gravitation

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Related to Laws of gravity: Laws of motion

grav·i·ta·tion

 (grăv′ĭ-tā′shən)
n.
1. Physics
a. The natural phenomenon of attraction between physical objects with mass or energy; the weakest of the four fundamental forces of nature. Also called gravity.
b. The act or process of moving under the influence of this attraction.
2. A movement toward a source of attraction: the gravitation of the middle classes to the suburbs.

grav′i·ta′tion·al adj.
grav′i·ta′tion·al·ly adv.
grav′i·ta′tive adj.
American Heritage® Dictionary of the English Language, Fifth Edition. Copyright © 2016 by Houghton Mifflin Harcourt Publishing Company. Published by Houghton Mifflin Harcourt Publishing Company. All rights reserved.

gravitation

(ˌɡrævɪˈteɪʃən)
n
1. (General Physics) the force of attraction that bodies exert on one another as a result of their mass
2. (General Physics) any process or result caused by this interaction, such as the fall of a body to the surface of the earth
Also called: gravity
Collins English Dictionary – Complete and Unabridged, 12th Edition 2014 © HarperCollins Publishers 1991, 1994, 1998, 2000, 2003, 2006, 2007, 2009, 2011, 2014

grav•i•ta•tion

(ˌgræv ɪˈteɪ ʃən)

n.
1.
a. the force of attraction between any two masses.
b. an act or process caused by this force.
2. a sinking or falling.
3. a movement or tendency toward something or someone.
[1635–45; < New Latin]
grav`i•ta′tion•al, adj.
grav`i•ta′tion•al•ly, adv.
Random House Kernerman Webster's College Dictionary, © 2010 K Dictionaries Ltd. Copyright 2005, 1997, 1991 by Random House, Inc. All rights reserved.

grav·i·ta·tion

(grăv′ĭ-tā′shən)
The force of attraction that tends to draw together any two objects in the universe. Gravitation increases as the mass of the objects increases and as their distance from each other decreases.
The American Heritage® Student Science Dictionary, Second Edition. Copyright © 2014 by Houghton Mifflin Harcourt Publishing Company. Published by Houghton Mifflin Harcourt Publishing Company. All rights reserved.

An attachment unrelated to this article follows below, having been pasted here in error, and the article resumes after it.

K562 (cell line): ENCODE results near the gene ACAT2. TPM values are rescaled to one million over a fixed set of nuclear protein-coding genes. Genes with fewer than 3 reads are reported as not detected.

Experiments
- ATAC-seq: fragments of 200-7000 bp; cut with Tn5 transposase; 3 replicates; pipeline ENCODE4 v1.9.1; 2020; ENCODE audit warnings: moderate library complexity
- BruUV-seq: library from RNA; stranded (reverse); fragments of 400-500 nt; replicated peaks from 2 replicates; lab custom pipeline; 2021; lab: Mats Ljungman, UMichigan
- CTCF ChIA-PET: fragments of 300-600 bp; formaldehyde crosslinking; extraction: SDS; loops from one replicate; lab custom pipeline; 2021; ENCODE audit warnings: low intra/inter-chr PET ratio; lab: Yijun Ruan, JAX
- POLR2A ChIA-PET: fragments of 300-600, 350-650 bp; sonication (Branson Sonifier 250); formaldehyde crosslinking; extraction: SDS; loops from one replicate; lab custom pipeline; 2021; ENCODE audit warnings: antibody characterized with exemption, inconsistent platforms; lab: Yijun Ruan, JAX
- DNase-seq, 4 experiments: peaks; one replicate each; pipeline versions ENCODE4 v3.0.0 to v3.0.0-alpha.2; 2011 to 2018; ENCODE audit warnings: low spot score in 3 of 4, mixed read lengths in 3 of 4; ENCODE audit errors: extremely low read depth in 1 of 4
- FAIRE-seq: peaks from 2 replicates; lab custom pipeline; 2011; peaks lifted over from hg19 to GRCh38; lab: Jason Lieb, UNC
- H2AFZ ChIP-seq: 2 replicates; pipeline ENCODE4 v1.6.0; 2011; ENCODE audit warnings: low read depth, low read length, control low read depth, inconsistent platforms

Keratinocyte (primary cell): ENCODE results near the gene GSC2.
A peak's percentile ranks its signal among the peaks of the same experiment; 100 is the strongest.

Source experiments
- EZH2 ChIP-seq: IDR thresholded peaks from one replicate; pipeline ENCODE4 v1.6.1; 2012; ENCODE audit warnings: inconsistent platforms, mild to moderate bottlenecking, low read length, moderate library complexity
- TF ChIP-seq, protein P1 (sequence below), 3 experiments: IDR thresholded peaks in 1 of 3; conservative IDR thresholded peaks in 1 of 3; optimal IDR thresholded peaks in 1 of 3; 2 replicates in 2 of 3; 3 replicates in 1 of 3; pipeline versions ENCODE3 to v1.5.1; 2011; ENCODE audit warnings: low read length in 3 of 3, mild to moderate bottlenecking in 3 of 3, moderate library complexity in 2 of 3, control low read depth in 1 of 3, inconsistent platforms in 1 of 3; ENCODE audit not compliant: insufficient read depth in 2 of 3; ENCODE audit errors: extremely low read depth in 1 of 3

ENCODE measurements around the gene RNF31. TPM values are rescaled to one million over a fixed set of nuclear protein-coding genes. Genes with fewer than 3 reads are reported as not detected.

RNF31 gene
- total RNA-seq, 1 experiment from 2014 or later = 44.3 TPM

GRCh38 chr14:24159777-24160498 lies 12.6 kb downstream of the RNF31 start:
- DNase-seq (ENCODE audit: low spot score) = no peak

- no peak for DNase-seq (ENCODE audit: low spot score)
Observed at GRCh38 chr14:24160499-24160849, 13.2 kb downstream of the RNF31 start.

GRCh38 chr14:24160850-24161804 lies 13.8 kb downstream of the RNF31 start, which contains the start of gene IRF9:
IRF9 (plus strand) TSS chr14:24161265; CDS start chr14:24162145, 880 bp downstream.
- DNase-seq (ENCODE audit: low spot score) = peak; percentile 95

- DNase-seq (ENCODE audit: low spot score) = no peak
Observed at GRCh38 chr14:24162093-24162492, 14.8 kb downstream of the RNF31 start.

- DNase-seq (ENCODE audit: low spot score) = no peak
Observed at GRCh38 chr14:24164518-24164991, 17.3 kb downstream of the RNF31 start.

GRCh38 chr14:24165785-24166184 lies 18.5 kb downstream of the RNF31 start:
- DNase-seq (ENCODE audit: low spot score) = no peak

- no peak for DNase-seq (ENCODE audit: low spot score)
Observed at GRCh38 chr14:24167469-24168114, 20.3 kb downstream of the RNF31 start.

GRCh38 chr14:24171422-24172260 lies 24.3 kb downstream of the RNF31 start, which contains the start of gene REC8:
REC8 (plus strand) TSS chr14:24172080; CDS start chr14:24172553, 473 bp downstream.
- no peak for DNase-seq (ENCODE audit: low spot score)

gravitation

The mutual attraction between bodies, due to their masses.
Dictionary of Unfamiliar Words by Diagram Group Copyright © 2008 by Diagram Visual Information Limited
ThesaurusAntonymsRelated WordsSynonymsLegend:
Noun1.gravitation - (physics) the force of attraction between all masses in the universegravitation - (physics) the force of attraction between all masses in the universe; especially the attraction of the earth's mass for bodies near its surface; "the more remote the body the less the gravity"; "the gravitation between two bodies is proportional to the product of their masses and inversely proportional to the square of the distance between them"; "gravitation cannot be held responsible for people falling in love"--Albert Einstein
natural philosophy, physics - the science of matter and energy and their interactions; "his favorite subject was physics"
attraction, attractive force - the force by which one object attracts another
solar gravity - the gravity of the sun; "solar gravity creates extreme pressures and temperatures"
2.gravitation - movement downward resulting from gravitational attraction; "irrigation by gravitation rather than by pumps"
change of location, travel - a movement through space that changes the location of something
drop, fall - a free and rapid descent by the force of gravity; "it was a miracle that he survived the drop from that height"